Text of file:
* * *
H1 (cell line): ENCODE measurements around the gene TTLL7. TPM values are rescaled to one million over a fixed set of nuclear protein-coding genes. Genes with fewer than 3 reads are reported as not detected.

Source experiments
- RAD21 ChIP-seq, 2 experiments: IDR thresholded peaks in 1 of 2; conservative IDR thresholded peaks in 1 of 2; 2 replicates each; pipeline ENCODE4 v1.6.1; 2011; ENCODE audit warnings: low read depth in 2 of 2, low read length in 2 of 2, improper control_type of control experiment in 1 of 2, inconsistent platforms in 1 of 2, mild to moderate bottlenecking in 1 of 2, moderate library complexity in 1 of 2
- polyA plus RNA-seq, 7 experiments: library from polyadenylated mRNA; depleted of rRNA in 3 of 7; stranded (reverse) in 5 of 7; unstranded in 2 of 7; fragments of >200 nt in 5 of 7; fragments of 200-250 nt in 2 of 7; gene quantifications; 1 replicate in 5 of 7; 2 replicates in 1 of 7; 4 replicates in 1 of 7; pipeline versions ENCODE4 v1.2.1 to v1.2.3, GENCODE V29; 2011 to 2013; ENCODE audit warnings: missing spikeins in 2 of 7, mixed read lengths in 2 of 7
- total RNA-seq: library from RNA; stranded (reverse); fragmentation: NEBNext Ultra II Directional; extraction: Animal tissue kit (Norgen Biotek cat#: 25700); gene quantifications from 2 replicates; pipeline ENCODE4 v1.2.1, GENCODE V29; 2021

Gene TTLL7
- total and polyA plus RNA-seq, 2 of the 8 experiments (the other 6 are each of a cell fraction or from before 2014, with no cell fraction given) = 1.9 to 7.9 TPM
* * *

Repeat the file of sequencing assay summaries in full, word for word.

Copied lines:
H1 (cell line): ENCODE measurements around the gene TTLL7. TPM values are rescaled to one million over a fixed set of nuclear protein-coding genes. Genes with fewer than 3 reads are reported as not detected.

Source experiments
- RAD21 ChIP-seq, 2 experiments: IDR thresholded peaks in 1 of 2; conservative IDR thresholded peaks in 1 of 2; 2 replicates each; pipeline ENCODE4 v1.6.1; 2011; ENCODE audit warnings: low read depth in 2 of 2, low read length in 2 of 2, improper control_type of control experiment in 1 of 2, inconsistent platforms in 1 of 2, mild to moderate bottlenecking in 1 of 2, moderate library complexity in 1 of 2
- polyA plus RNA-seq, 7 experiments: library from polyadenylated mRNA; depleted of rRNA in 3 of 7; stranded (reverse) in 5 of 7; unstranded in 2 of 7; fragments of >200 nt in 5 of 7; fragments of 200-250 nt in 2 of 7; gene quantifications; 1 replicate in 5 of 7; 2 replicates in 1 of 7; 4 replicates in 1 of 7; pipeline versions ENCODE4 v1.2.1 to v1.2.3, GENCODE V29; 2011 to 2013; ENCODE audit warnings: missing spikeins in 2 of 7, mixed read lengths in 2 of 7
- total RNA-seq: library from RNA; stranded (reverse); fragmentation: NEBNext Ultra II Directional; extraction: Animal tissue kit (Norgen Biotek cat#: 25700); gene quantifications from 2 replicates; pipeline ENCODE4 v1.2.1, GENCODE V29; 2021

Gene TTLL7
- total and polyA plus RNA-seq, 2 of the 8 experiments (the other 6 are each of a cell fraction or from before 2014, with no cell fraction given) = 1.9 to 7.9 TPM